Python is a widely used high-level, general-purpose, interpreted, dynamic programming language. Its design philosophy emphasizes code readability, and its syntax allows programmers to express concepts in fewer lines of code than possible in languages such as C++ or Java. The language provides constructs intended to enable writing clear programs on both a small and large scale.
Python supports multiple programming paradigms, including object-oriented, imperative and functional programming or procedural styles. It features a dynamic type system and automatic memory management and has a large and comprehensive standard library.
Python interpreters are available for many operating systems, allowing Python code to run on a wide variety of systems. Using third-party tools, such as Py2exe or Pyinstaller, Python code can be packaged into stand-alone executable programs for some of the most popular operating systems, so Python-based software can be distributed to, and used on, those environments with no need to install a Python interpreter.
CPython, the reference implementation of Python, is free and open-source software and has a community-based development model, as do nearly all of its variant implementations. CPython is managed by the non-profit Python Software Foundation.
Python was conceived in the late 1980s, and its implementation began in December 1989 by Guido van Rossum at Centrum Wiskunde & Informatica (CWI) in the Netherlands as a successor to the ABC language (itself inspired by SETL) capable of exception handling and interfacing with the operating system Amoeba. Van Rossum is Python’s principal author, and his continuing central role in deciding the direction of Python is reflected in the title given to him by the Python community, benevolent dictator for life (BDFL).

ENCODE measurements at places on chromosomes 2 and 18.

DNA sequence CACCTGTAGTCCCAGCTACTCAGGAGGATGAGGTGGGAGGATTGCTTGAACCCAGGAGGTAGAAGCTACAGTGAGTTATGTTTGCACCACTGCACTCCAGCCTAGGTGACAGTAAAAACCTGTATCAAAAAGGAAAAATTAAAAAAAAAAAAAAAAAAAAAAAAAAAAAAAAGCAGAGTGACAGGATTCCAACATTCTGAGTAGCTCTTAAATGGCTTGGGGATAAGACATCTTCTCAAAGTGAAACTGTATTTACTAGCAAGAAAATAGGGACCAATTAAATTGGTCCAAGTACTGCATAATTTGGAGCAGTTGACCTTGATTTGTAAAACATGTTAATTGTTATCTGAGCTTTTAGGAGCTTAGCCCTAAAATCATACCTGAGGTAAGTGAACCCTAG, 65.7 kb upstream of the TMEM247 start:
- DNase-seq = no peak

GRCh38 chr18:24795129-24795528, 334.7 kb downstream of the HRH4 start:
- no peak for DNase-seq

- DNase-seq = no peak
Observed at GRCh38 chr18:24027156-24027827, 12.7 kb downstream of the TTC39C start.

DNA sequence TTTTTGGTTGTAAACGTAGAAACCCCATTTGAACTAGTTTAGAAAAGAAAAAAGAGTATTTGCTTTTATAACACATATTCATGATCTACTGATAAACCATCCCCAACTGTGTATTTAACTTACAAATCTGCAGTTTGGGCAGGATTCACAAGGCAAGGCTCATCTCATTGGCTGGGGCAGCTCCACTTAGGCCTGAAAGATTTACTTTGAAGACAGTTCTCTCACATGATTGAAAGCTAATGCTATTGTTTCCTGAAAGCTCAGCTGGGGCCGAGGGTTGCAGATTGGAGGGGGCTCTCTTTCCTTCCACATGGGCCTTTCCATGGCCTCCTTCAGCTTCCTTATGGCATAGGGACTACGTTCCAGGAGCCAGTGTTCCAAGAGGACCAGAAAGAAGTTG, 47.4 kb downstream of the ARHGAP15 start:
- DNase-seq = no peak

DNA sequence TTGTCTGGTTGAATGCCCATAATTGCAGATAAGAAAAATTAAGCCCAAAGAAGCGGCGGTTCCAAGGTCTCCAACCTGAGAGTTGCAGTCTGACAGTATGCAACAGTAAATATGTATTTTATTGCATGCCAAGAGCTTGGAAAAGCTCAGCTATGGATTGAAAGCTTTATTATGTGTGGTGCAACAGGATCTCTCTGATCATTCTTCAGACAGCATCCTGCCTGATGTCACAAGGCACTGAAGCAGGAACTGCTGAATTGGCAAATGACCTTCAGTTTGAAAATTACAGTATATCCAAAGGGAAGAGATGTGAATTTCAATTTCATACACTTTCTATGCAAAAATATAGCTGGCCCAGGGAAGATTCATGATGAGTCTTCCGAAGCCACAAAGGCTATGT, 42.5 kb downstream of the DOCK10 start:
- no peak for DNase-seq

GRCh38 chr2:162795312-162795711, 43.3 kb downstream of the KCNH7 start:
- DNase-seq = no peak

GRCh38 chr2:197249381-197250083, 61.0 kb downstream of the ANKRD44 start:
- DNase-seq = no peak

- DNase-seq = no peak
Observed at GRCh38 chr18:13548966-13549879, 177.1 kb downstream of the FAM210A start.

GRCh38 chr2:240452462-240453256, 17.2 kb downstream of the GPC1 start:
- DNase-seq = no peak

About the origin of Python, Van Rossum wrote in 1996:
Over six years ago, in December 1989, I was looking for a “hobby” programming project that would keep me occupied during the week around Christmas. My office … would be closed, but I had a home computer, and not much else on my hands. I decided to write an interpreter for the new scripting language I had been thinking about lately: a descendant of ABC that would appeal to Unix/C hackers. I chose Python as a working title for the project, being in a slightly irreverent mood (and a big fan of Monty Python’s Flying Circus).
Python 2.0 was released on 16 October 2000 and had many major new features, including a cycle-detecting garbage collector and support for Unicode. With this release the development process was changed and became more transparent and community-backed.
Python 3.0 (which early in its development was commonly referred to as Python 3000 or py3k), a major, backwards-incompatible release, was released on 3 December 2008 after a long period of testing. Many of its major features have been backported to the backwards-compatible Python 2.6.x and 2.7.x version series.
Features & Philosophy
Python is a multi-paradigm programming language: object-oriented programming and structured programming are fully supported, and many language features support functional programming and aspect-oriented programming (including by metaprogramming and metaobjects (magic methods)). Many other paradigms are supported via extensions, including design by contract and logic programming.